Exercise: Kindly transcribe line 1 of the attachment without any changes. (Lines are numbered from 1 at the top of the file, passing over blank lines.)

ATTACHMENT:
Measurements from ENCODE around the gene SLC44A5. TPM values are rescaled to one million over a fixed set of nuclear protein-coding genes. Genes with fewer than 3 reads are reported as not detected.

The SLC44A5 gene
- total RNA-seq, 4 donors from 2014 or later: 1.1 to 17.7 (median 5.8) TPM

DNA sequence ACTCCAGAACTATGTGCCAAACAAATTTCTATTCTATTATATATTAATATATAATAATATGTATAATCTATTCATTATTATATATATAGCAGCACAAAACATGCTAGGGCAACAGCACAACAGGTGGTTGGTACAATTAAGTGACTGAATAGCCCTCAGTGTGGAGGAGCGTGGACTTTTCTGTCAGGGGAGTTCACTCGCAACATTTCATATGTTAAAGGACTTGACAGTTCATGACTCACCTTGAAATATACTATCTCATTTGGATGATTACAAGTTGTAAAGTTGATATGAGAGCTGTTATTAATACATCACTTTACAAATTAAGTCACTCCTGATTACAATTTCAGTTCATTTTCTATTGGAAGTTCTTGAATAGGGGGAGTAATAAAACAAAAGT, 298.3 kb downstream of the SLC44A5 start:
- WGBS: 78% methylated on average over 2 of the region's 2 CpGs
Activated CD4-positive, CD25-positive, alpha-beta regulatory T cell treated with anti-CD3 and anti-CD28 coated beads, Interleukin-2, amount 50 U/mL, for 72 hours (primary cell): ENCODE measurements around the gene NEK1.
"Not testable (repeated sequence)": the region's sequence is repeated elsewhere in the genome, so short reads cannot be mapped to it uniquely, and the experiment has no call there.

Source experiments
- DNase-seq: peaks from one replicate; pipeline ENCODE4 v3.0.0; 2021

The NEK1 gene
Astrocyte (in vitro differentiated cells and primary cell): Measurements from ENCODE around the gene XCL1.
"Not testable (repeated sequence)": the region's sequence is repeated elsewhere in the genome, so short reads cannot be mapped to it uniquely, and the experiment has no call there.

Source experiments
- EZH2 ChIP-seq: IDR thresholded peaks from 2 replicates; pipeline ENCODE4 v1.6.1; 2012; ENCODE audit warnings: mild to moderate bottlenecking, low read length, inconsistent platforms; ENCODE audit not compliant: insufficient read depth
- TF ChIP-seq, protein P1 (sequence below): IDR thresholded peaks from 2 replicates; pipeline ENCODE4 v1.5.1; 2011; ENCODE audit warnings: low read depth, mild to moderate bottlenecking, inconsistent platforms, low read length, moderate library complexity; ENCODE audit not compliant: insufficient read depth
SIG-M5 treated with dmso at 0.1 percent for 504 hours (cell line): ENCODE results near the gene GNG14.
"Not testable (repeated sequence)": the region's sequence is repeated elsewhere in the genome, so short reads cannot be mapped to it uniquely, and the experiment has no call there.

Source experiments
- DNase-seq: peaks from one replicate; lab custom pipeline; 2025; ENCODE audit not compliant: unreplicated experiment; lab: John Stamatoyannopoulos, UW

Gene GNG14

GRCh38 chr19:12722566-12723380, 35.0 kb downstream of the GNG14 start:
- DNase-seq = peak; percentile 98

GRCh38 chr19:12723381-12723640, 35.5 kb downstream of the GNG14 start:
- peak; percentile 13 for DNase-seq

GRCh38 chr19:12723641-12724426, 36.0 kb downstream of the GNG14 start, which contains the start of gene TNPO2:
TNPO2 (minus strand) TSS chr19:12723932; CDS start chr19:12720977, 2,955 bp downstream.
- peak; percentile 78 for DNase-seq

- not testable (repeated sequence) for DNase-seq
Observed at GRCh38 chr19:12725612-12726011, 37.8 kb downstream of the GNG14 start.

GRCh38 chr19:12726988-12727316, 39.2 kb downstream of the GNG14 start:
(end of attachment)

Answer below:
Measurements from ENCODE around the gene SLC44A5. TPM values are rescaled to one million over a fixed set of nuclear protein-coding genes. Genes with fewer than 3 reads are reported as not detected.